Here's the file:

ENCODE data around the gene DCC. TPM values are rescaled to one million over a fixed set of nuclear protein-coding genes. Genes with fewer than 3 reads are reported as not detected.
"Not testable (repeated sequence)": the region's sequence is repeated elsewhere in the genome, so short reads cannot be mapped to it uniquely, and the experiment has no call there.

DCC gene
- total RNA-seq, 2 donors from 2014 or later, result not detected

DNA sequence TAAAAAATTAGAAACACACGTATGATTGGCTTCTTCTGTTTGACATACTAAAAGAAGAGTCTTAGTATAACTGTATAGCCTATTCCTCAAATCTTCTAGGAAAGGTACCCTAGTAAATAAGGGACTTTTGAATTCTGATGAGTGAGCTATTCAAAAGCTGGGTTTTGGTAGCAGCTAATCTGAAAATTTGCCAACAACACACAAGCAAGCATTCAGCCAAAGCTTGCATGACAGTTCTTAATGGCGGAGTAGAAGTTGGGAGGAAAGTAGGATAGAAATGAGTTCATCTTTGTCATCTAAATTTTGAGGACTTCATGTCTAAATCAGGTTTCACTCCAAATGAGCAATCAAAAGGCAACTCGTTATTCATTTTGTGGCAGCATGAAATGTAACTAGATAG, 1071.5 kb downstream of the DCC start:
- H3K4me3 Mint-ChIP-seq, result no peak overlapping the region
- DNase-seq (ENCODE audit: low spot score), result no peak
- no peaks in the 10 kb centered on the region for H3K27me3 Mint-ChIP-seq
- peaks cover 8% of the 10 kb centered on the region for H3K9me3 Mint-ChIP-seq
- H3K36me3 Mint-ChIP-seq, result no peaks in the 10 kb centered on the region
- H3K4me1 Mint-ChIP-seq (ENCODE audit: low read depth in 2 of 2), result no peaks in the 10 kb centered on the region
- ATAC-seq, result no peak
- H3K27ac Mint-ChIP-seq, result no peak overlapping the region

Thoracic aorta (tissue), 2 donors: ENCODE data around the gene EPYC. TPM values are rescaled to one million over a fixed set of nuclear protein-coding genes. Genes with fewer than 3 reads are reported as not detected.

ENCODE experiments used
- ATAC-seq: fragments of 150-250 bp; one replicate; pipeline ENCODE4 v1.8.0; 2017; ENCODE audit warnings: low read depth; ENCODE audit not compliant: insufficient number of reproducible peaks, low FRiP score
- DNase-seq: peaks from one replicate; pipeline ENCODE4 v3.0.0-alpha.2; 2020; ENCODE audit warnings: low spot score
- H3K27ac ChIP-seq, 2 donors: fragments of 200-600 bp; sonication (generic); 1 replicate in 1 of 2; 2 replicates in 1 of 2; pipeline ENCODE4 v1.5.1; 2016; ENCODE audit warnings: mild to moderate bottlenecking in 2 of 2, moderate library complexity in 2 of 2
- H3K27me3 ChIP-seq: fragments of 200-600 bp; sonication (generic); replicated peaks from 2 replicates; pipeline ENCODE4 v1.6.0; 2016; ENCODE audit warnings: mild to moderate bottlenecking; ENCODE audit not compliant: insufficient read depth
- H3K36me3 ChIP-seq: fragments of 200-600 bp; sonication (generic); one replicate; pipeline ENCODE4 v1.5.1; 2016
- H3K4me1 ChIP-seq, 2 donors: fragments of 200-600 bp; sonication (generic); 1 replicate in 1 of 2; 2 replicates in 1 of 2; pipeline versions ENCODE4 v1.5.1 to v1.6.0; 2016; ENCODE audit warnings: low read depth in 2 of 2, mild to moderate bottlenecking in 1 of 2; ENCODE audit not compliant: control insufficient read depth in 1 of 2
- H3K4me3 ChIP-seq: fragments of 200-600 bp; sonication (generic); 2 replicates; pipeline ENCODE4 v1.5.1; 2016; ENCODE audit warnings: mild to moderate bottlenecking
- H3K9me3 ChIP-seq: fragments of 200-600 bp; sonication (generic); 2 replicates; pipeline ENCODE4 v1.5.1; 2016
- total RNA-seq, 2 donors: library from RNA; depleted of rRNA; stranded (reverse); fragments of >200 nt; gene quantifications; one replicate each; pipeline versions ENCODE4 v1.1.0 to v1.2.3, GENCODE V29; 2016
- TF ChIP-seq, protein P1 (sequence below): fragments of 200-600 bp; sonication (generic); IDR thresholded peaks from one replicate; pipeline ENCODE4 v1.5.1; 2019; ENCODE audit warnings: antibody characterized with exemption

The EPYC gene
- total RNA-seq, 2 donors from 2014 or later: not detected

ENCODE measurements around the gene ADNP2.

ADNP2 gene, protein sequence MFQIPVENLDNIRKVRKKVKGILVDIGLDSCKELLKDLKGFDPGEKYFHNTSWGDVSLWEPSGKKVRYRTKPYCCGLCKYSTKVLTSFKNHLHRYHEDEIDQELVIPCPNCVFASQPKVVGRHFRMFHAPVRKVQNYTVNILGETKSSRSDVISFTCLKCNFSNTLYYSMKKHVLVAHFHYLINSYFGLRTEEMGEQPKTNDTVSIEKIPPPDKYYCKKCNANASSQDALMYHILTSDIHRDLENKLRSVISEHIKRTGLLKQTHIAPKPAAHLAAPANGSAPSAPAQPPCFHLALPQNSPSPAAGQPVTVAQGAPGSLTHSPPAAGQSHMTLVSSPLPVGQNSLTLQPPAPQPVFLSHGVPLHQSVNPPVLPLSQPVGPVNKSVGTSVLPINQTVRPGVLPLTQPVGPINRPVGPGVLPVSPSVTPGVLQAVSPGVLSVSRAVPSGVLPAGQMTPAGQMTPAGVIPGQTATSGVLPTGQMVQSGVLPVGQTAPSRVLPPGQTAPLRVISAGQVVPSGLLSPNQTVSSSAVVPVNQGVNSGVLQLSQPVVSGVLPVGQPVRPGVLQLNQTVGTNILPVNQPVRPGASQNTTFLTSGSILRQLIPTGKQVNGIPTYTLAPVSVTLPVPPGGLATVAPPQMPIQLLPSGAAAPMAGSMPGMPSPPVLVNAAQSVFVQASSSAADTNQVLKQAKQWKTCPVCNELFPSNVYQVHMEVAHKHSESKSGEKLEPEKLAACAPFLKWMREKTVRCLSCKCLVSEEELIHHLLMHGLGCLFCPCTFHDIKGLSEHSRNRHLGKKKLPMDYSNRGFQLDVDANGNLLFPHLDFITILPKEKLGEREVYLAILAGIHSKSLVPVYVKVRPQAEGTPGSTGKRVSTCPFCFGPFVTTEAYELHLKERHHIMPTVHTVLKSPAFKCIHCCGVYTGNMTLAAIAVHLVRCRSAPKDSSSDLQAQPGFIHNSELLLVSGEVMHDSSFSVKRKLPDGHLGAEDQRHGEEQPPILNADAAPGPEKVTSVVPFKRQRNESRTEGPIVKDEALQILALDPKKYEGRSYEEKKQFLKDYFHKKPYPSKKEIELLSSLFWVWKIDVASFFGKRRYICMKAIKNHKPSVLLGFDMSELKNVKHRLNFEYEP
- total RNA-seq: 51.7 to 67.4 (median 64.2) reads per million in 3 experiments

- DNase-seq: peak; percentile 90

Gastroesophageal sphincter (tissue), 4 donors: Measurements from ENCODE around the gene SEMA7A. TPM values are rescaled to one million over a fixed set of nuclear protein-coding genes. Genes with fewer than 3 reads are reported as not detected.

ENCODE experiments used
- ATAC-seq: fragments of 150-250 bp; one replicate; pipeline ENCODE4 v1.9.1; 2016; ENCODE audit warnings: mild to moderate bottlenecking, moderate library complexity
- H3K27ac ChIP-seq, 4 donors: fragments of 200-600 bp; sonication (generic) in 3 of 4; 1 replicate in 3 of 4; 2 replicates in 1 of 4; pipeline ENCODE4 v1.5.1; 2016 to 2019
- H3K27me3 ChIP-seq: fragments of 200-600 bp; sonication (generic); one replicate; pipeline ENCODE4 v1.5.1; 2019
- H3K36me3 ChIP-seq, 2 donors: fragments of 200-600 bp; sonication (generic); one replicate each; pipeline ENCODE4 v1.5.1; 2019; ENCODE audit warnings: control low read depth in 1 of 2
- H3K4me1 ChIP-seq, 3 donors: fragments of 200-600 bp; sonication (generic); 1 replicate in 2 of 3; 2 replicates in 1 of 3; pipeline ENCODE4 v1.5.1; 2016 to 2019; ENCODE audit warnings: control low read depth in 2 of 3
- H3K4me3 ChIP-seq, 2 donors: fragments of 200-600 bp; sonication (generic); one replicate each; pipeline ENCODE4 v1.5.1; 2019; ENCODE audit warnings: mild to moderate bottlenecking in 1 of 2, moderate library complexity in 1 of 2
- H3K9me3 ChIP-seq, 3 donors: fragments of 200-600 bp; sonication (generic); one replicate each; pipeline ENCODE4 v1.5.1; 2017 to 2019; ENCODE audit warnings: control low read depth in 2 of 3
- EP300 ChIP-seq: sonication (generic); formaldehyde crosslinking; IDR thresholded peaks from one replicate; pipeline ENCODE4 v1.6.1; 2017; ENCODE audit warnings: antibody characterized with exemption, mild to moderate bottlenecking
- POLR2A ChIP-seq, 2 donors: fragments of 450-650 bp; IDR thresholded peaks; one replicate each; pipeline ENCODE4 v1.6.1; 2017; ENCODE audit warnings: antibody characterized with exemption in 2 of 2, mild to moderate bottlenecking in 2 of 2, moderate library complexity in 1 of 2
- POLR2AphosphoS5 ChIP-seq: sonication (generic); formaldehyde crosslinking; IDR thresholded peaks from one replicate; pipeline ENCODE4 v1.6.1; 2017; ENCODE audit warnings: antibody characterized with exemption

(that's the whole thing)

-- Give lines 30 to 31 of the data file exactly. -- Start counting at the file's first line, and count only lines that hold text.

- total RNA-seq: 51.7 to 67.4 (median 64.2) reads per million in 3 experiments

- DNase-seq: peak; percentile 90